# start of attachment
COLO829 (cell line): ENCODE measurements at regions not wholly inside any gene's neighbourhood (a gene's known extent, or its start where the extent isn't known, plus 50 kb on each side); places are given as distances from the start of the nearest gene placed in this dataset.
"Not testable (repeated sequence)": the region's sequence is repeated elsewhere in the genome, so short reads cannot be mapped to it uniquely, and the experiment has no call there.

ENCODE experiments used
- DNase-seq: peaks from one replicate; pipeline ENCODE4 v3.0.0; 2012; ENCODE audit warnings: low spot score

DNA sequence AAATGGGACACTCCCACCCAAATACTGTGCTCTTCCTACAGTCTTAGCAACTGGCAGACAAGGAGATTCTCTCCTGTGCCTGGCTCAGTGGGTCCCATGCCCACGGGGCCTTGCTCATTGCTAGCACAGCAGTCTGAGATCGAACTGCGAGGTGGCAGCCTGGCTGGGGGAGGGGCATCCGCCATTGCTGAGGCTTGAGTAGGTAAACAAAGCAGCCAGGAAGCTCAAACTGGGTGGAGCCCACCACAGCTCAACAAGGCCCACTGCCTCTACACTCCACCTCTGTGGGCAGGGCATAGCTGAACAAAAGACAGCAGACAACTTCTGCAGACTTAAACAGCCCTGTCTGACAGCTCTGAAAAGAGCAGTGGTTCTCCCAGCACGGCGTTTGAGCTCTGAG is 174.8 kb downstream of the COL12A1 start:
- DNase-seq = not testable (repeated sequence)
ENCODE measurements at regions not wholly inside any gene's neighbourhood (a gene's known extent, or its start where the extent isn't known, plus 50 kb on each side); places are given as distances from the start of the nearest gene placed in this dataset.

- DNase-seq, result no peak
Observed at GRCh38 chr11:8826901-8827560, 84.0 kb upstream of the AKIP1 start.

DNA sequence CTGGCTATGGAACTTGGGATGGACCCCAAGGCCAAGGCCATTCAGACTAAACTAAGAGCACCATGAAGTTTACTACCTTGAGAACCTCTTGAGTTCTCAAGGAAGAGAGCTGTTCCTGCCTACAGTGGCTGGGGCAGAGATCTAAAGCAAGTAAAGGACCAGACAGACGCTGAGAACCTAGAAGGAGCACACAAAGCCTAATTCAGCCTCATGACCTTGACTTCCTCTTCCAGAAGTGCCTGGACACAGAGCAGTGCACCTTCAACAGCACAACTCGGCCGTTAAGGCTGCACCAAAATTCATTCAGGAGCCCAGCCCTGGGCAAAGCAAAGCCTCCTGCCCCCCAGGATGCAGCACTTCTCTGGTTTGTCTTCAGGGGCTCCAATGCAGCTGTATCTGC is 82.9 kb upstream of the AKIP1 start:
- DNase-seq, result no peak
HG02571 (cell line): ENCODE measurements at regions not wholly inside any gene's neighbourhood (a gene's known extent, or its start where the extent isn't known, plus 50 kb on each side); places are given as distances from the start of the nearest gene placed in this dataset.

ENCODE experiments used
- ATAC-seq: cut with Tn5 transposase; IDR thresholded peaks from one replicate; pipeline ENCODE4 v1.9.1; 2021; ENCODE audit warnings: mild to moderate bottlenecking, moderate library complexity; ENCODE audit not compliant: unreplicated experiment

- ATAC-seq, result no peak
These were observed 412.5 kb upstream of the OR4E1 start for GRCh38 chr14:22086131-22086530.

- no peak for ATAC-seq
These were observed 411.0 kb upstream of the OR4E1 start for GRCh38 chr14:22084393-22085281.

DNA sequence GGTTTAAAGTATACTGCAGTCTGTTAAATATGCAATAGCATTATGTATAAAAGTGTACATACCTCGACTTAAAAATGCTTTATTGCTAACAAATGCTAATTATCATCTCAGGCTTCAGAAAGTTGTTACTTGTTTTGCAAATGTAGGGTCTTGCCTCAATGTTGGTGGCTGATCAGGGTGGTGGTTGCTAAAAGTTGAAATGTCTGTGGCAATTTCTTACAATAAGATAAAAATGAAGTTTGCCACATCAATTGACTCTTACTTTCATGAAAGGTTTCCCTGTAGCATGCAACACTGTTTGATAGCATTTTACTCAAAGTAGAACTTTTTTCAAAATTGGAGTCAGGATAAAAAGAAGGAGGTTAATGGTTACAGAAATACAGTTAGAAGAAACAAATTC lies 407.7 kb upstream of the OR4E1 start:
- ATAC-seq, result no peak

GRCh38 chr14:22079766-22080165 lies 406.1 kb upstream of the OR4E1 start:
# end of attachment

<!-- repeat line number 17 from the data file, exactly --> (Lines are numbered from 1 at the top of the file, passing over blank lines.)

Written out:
- no peak for ATAC-seq